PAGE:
Ed Jackson

His Story:

In April 2017 my life took an unexpected change of direction, an innocuous dive into a swimming pool resulted in a serious neck injury. Fracturing and dislocating c6/7 vertebrae in my neck has left me an incomplete tetraplegic. Initially paralysed from the neck down, I have been fortunate enough to regain a lot of movement however, i am still currently confined to a wheelchair.

After 80 days in hospital I have now returned home to continue my rehabilitation and get myself back on my feet. The journey I have been on so far and most of all the people I have met, have opened my eyes to a whole new world of inspiration, kindness, selflessness and bravery. I want to follow in the footsteps of many before me and try to take every positive out of my new situation, working towards the things that I genuinely believe in so I can look back in a couple of years time and the injury will be completely irrelevant because mine, and hopefully other people’s lives, will be better for it.

As a professional rugby player, keen cyclist and hiker, I have always loved the outdoors, something that has been temporarily taken away from me. This brings me on to the twins’ whose most recent challenge is nothing short of spectacular. I dream of being able to grab life by the horns again and explore the world like they do and hopefully one day I will.

Wings for life is an amazing charity and I am honoured to have been asked to be a patron for the guys on their upcoming challenge. Please support however you can and help give people with spinal cord injuries a chance to put some more adventure back in their lives.

Jemima Green

Her Story:

I have always had a passion for horses and was lucky enough to have worked for some brilliant event riders. I had several of my own horses which I used to event myself and I knew this is what I wanted to do as a career. However, one night everything changed. I was with a group of friends heading out for an evening in Weymouth when a van coming from the opposite direction overtook and drove head on into the car we were in. We were all very badly injured and sadly my friend next to me died instantly. I don’t remember anything of the accident and wasn’t aware of what had happened until I was bought out of coma a few days later.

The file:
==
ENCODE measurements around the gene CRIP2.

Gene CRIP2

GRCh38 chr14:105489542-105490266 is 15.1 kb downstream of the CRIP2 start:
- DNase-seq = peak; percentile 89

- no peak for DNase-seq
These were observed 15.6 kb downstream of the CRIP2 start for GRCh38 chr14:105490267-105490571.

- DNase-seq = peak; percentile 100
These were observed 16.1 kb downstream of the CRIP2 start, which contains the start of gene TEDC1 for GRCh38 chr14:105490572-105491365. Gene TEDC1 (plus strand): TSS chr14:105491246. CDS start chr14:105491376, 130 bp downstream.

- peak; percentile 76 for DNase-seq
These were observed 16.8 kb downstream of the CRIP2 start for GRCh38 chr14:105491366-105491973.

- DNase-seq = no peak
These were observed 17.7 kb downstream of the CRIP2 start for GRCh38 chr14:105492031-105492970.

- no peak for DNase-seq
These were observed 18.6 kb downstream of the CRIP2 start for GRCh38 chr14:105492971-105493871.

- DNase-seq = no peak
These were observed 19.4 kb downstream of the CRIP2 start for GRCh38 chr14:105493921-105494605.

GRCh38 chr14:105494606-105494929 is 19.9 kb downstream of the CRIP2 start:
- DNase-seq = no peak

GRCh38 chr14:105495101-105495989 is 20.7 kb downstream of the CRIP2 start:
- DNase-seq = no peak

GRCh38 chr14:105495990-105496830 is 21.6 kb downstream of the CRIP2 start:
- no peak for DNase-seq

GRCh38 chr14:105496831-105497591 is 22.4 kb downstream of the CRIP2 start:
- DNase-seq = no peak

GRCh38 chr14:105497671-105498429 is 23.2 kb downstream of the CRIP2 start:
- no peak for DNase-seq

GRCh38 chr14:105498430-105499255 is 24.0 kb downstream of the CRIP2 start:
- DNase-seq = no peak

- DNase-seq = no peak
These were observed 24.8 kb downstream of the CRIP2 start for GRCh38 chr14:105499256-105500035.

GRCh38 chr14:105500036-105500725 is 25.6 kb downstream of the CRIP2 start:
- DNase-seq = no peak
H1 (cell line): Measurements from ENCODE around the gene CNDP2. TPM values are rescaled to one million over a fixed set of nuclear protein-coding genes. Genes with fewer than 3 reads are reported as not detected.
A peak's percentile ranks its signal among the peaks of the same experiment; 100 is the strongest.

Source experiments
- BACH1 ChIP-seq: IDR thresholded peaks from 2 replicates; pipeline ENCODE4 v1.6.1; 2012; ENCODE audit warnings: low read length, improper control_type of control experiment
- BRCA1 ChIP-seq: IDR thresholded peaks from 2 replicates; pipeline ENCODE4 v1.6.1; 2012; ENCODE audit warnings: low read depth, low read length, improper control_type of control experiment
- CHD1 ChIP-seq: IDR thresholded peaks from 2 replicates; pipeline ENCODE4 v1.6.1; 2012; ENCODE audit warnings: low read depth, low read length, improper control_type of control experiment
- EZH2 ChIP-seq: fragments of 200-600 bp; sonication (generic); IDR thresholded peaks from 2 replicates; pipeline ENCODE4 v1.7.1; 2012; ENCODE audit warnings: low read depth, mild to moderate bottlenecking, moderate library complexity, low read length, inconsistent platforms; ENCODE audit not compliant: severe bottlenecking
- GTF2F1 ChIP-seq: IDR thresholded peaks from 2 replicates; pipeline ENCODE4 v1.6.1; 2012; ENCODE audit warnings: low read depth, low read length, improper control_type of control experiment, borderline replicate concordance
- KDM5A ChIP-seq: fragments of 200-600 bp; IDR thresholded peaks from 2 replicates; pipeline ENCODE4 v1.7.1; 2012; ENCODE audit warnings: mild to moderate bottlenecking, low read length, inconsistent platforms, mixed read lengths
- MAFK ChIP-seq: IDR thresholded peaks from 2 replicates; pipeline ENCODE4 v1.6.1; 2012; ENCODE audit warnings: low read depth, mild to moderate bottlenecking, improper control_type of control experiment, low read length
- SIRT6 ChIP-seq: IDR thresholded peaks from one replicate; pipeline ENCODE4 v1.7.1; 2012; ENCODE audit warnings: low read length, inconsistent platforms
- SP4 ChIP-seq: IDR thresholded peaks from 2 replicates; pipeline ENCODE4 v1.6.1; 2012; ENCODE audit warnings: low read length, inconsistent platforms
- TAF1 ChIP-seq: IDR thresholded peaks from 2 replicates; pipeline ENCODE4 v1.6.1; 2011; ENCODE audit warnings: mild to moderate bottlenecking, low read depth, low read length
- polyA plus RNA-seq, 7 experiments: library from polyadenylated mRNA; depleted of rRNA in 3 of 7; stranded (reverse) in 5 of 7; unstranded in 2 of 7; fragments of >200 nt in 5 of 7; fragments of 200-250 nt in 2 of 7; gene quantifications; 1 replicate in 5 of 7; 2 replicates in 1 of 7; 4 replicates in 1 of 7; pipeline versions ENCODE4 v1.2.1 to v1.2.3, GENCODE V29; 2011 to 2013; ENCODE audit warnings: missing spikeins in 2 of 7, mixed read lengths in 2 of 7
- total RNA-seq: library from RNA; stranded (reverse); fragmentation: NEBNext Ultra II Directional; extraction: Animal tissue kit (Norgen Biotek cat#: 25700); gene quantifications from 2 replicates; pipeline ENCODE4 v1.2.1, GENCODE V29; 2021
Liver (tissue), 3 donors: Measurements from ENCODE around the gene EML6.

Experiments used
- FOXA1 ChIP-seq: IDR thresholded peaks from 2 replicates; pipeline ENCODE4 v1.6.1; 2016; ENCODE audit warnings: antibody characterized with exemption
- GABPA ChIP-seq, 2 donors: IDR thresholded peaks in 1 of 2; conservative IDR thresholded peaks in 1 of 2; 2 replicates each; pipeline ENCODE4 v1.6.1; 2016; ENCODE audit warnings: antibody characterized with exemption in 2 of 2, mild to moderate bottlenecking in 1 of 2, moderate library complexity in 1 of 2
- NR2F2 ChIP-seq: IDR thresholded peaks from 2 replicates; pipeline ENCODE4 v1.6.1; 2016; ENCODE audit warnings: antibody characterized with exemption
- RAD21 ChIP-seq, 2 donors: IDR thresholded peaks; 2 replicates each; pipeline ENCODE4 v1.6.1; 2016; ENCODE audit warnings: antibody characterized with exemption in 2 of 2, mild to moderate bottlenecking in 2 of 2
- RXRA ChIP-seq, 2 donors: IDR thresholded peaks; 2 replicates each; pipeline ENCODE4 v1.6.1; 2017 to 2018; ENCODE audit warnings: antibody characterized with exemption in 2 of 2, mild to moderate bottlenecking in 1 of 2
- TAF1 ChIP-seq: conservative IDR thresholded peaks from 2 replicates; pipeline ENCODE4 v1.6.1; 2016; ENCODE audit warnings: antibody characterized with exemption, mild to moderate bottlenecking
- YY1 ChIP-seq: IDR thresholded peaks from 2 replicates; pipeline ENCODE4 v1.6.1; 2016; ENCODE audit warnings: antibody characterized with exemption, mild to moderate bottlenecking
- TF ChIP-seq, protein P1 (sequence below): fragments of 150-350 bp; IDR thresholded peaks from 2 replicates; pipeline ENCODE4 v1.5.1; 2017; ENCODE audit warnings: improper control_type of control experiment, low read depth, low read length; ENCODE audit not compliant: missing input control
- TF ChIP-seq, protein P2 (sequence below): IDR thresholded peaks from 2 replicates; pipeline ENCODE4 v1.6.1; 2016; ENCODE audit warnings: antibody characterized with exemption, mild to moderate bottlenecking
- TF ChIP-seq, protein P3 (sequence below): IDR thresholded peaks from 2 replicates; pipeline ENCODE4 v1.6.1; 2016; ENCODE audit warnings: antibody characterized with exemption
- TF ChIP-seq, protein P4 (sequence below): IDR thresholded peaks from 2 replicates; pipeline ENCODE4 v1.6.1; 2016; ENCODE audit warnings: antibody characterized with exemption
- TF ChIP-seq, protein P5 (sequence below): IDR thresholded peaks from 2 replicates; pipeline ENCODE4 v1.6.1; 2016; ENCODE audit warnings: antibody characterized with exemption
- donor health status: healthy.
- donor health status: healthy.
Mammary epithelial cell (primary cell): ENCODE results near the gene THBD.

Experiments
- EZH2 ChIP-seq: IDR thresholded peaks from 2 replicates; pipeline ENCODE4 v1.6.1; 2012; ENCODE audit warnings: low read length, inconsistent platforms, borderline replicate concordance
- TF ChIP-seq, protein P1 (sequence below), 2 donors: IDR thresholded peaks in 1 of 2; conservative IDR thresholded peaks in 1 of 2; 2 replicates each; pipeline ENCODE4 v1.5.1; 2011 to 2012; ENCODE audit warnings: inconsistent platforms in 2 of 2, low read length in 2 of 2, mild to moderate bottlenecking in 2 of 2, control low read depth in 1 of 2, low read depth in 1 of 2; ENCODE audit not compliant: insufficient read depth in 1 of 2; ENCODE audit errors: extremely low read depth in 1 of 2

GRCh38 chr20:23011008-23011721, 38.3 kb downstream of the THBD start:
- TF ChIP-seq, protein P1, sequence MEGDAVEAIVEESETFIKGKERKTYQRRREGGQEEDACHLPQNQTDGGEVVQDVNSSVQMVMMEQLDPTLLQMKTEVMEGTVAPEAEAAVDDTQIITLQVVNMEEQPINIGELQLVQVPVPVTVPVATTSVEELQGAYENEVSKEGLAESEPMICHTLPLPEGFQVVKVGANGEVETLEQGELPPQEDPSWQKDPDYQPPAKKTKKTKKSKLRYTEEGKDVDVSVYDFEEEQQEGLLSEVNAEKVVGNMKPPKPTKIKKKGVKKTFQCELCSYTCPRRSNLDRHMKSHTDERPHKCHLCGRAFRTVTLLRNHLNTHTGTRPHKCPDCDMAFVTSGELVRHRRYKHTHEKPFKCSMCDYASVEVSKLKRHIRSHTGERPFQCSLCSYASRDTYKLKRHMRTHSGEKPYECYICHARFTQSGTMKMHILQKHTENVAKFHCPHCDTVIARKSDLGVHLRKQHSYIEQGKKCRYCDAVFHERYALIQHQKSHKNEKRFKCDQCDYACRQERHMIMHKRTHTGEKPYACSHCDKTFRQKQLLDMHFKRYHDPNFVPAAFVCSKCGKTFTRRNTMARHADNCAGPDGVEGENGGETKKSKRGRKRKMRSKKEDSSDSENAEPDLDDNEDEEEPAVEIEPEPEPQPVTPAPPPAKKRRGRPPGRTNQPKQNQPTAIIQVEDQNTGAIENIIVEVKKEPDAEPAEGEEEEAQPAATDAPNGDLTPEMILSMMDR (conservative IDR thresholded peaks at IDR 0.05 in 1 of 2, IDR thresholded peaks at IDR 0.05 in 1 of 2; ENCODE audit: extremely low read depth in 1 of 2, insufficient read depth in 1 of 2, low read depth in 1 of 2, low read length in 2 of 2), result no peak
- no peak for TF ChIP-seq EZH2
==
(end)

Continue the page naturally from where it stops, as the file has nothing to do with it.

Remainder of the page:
The accident left me with severe abdominal injuries and a substantial spinal injury that has left me paralysed from the waist down. I had no idea what I was going to do and thought there was nothing left for me. I was very lucky to have such amazing friends and family that helped me get through my lowest moments. I always said that I wanted to get back to riding and I have managed to achieve that. I even did my first para dressage competition in May this year just two years after the accident. This is what I am aiming for, to get as far as I can in the para dressage world. I was always a very active person and I worried about how was I going to stay active?

What I would say to others with spinal injuries is don’t give up living your dreams. I think its important to keep trying to do what you wanted before and just work out a new way of doing it. I have done things since the injury that I never imagined doing, like climbing Mount Snowdon. That was such a fun challenge that I did with family and friends and absolutely loved it.

I wish Hugo and Ross the best of luck with their latest expedition, it sounds incredible and is for such a good cause. So many peoples lives will improve if their was a cure for paralysis.

Carly Webber

Her Story:

In 2011 my life was turned upside down. I was 22, playing Netball at a high level and enjoying life. On the 5th November I was waiting for my dad to pick me up after a meal with my friends. After having some alcoholic drinks I sat on a low wall in a car park, I closed my eyes for a few moments and I lost my balance falling 15 ft. into a rocky tidal river. Unlucky for me the tide was out resulting in breaking my neck and back. I’m now paralysed from the shoulders done with a C4 incomplete spinal cord injury. Being told that I was never going to walk again let alone move my arms was a huge thing to digest. Being determined, I wanted to prove the medical doctors wrong and I started physio and exercise straight away and because of the continuous rehab I’ve now regained arm movement. Having a spinal cord injury hasn’t stopped me from living.